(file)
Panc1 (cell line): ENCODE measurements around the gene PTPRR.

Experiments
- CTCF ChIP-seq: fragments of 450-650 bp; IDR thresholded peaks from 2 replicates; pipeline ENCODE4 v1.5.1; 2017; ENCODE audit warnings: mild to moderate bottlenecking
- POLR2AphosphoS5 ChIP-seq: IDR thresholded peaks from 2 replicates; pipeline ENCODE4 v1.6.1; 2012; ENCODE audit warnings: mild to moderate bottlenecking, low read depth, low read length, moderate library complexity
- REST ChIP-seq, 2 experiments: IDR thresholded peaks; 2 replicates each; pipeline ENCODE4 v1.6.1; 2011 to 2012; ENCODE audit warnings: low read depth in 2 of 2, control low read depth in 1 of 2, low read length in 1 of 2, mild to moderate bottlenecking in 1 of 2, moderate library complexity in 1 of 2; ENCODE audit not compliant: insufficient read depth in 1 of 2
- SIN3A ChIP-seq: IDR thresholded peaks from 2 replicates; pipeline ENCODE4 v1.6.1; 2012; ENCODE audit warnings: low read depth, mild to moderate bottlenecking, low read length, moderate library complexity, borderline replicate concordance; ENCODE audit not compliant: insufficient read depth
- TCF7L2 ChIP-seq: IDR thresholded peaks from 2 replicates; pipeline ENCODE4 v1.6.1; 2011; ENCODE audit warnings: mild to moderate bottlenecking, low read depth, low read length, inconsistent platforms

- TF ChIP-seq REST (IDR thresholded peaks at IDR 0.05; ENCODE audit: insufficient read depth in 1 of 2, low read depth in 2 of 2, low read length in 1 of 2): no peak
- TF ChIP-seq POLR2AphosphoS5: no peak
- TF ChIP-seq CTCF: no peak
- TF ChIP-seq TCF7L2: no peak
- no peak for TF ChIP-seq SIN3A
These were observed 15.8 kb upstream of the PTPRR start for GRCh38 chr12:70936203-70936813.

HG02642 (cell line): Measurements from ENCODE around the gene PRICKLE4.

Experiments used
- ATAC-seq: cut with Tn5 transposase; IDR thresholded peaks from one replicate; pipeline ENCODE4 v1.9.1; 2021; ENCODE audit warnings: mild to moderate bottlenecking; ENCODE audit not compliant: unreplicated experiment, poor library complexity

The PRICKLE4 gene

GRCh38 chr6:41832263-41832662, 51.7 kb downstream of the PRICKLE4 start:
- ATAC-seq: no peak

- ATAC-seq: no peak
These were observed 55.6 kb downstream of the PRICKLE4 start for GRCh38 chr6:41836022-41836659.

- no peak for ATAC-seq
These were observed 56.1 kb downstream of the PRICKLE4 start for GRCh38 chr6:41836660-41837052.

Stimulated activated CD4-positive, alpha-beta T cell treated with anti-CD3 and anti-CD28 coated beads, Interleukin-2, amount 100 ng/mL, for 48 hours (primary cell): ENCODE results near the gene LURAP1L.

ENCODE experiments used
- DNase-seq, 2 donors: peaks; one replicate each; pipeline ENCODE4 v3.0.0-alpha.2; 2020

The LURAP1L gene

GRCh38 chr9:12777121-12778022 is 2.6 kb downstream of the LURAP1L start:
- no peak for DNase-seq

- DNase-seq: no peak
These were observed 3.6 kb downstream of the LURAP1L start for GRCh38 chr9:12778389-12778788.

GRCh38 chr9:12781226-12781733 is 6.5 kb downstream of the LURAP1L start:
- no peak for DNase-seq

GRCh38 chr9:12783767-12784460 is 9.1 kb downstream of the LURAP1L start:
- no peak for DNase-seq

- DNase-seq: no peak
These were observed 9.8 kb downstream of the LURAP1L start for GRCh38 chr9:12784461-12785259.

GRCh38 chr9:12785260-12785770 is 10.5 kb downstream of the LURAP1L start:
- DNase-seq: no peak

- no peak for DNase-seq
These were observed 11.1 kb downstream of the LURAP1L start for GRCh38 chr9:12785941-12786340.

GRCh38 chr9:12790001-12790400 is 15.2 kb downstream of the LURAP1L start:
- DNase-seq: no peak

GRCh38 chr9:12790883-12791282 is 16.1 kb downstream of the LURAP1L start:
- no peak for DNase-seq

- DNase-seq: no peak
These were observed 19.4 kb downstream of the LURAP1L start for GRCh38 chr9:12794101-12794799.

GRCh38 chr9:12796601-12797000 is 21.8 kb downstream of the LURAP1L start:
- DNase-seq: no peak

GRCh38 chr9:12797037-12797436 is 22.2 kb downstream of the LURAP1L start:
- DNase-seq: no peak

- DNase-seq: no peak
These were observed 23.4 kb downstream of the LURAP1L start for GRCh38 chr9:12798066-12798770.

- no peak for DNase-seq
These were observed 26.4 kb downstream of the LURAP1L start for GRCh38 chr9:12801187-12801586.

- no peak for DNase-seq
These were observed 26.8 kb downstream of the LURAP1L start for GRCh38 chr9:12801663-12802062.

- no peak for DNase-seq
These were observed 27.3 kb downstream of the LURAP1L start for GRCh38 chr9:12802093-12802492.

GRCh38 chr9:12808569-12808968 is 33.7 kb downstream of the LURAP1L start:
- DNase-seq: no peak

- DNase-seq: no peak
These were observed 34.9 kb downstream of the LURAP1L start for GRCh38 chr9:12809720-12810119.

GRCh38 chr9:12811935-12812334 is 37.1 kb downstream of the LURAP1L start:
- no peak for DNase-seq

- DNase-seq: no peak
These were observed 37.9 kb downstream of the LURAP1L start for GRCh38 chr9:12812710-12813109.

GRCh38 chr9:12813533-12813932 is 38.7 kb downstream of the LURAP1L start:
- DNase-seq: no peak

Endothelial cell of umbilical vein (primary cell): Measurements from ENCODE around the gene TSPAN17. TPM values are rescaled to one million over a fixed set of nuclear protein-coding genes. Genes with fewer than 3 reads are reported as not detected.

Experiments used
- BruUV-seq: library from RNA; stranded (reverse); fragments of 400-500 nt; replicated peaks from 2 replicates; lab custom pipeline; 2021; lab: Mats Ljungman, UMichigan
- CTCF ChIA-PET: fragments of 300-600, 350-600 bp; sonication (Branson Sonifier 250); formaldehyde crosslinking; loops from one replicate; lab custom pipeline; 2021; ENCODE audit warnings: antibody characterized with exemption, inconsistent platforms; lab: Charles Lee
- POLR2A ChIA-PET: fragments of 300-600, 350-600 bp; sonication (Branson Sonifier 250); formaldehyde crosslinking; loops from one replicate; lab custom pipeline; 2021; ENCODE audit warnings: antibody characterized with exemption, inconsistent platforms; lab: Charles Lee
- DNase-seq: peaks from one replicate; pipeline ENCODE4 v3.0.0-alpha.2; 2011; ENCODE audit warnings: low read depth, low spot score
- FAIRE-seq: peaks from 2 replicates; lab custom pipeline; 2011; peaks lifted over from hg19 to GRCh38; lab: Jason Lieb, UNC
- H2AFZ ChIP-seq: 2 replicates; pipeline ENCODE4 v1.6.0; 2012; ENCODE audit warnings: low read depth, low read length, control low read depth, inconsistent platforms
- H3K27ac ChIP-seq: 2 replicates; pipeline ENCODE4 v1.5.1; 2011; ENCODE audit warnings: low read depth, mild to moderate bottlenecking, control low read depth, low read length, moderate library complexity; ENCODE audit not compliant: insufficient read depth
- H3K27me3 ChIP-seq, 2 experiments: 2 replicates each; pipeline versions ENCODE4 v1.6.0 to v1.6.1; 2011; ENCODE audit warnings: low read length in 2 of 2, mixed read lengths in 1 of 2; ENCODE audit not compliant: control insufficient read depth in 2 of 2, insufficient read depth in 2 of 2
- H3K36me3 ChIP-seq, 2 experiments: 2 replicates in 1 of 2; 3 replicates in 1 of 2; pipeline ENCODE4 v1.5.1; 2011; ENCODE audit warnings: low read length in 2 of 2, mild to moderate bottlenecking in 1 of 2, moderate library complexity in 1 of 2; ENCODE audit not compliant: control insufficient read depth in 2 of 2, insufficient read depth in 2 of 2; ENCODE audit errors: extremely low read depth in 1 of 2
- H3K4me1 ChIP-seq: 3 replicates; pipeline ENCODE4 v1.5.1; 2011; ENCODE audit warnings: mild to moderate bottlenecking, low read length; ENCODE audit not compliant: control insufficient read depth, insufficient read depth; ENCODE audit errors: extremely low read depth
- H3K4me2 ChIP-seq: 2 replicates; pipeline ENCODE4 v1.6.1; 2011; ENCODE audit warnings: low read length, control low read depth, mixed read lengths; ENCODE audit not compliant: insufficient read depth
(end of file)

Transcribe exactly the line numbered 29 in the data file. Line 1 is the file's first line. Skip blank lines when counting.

- no peak for DNase-seq